Author: Mel McIntyre, managing director, OpenApp Last week’s 12-year anniversary of 9/11 reminds us of the importance of co-ordination and clarity of roles as part of the effective response to major disasters. The E Zone module within Health Atlas Ireland is designed to help address such issues in the preparation and response to major emergencies in Ireland. The Framework for Major Emergency Management 2006 is an agreed structure which enables An Garda Síochána, the Health Service Executive (HSE) and local authorities to prepare for and make a co-ordinated response to major emergencies resulting from events such as fires, transport accidents, hazardous substance incidents and severe weather. [login type="readmore"] The HSE Emergency Management Office collaborated with the HSE Health Intelligence and OpenApp to develop a software application to aid in co-ordination and communication when planning for, evaluating or responding to a major emergency. The application is built on the Health Atlas Ireland platform, which brings together necessary datasets through sharing and collaboration from a broad range of Irish public information service providers:

  • Ordnance Survey Ireland for maps (Map Genie, a web-mapping service that provides online, immediate access to the most complete and highest quality map data available of Ireland), county boundary, electoral divisions and Gazetteer for place names and locations;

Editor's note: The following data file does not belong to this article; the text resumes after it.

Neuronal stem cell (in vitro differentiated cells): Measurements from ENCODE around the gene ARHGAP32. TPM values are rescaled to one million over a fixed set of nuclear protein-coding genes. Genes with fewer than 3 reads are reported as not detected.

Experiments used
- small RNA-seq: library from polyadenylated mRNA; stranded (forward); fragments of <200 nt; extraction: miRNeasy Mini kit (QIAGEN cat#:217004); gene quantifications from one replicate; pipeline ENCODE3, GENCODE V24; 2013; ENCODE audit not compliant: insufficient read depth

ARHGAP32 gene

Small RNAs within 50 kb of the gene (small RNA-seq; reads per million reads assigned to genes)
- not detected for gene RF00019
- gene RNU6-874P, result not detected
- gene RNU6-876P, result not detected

• An Post GeoDirectory for the accurate and up-to-date location of approximately 1.8 million residential and non-residential addresses in Ireland;
  • Central Statistics Office for 2011 population data by Small Area – combined with GeoDirectory to support population estimates within zones;
  • Irish Rail for railway data including tracks, bridges and access locations (in process);
  • HSE Service Directory providing locations and contact information for hospitals, health centres, general practitioners, nursing homes (as registered with HIQA), schools (from the Department of Education), emergency response locations and Seveso sites.
The application is simple to use, requires minimal training and is specifically designed for infrequent use but usually under pressure. The overall design delivers all software services and features through a single page user interface, which is a modern approach to application delivery enabled by the advent of powerful Javascript Libraries and HTML5. INFORMATION DURING MAJOR EMERGENCIES [caption id="attachment_7526" align="alignright" width="1031"] Health Atlas Ireland EZone (click to enlarge)[/caption] When faced with a major emergency, the critical pieces of information include the following:
  • Incident location: Ezone has a geo-coding widget based on An Post GeoDirectory to help identify the location of an incident base on a building address or locality name. Alternatively, the coordinates of the incident can be inputted, if known;
  • Risk zone: depending on the nature of the incident, Ezone can define risk zones based on wind direction and angles (plume), road distance and hand-drawn areas;